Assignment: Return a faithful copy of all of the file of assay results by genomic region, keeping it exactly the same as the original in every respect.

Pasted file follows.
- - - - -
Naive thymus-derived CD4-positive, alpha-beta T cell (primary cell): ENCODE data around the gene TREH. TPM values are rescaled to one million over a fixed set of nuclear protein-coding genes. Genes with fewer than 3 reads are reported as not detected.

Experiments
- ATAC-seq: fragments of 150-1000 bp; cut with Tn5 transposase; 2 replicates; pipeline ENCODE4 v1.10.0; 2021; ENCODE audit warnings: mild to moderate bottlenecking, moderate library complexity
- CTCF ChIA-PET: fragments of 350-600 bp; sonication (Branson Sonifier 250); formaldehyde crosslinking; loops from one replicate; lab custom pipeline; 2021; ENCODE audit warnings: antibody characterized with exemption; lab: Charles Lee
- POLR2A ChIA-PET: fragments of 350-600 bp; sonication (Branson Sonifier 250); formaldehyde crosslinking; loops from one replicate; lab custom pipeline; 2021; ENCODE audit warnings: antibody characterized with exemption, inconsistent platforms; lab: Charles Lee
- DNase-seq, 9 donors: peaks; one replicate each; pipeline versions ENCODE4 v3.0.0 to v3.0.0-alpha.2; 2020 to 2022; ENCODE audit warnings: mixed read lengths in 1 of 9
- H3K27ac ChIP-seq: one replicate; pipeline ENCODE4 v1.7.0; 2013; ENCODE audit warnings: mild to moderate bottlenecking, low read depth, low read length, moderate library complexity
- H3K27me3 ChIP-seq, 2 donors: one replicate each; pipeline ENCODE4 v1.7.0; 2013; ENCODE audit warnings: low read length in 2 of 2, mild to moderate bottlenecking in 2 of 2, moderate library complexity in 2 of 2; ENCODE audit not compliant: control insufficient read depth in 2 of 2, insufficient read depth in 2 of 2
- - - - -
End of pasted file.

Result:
Naive thymus-derived CD4-positive, alpha-beta T cell (primary cell): ENCODE data around the gene TREH. TPM values are rescaled to one million over a fixed set of nuclear protein-coding genes. Genes with fewer than 3 reads are reported as not detected.

Experiments
- ATAC-seq: fragments of 150-1000 bp; cut with Tn5 transposase; 2 replicates; pipeline ENCODE4 v1.10.0; 2021; ENCODE audit warnings: mild to moderate bottlenecking, moderate library complexity
- CTCF ChIA-PET: fragments of 350-600 bp; sonication (Branson Sonifier 250); formaldehyde crosslinking; loops from one replicate; lab custom pipeline; 2021; ENCODE audit warnings: antibody characterized with exemption; lab: Charles Lee
- POLR2A ChIA-PET: fragments of 350-600 bp; sonication (Branson Sonifier 250); formaldehyde crosslinking; loops from one replicate; lab custom pipeline; 2021; ENCODE audit warnings: antibody characterized with exemption, inconsistent platforms; lab: Charles Lee
- DNase-seq, 9 donors: peaks; one replicate each; pipeline versions ENCODE4 v3.0.0 to v3.0.0-alpha.2; 2020 to 2022; ENCODE audit warnings: mixed read lengths in 1 of 9
- H3K27ac ChIP-seq: one replicate; pipeline ENCODE4 v1.7.0; 2013; ENCODE audit warnings: mild to moderate bottlenecking, low read depth, low read length, moderate library complexity
- H3K27me3 ChIP-seq, 2 donors: one replicate each; pipeline ENCODE4 v1.7.0; 2013; ENCODE audit warnings: low read length in 2 of 2, mild to moderate bottlenecking in 2 of 2, moderate library complexity in 2 of 2; ENCODE audit not compliant: control insufficient read depth in 2 of 2, insufficient read depth in 2 of 2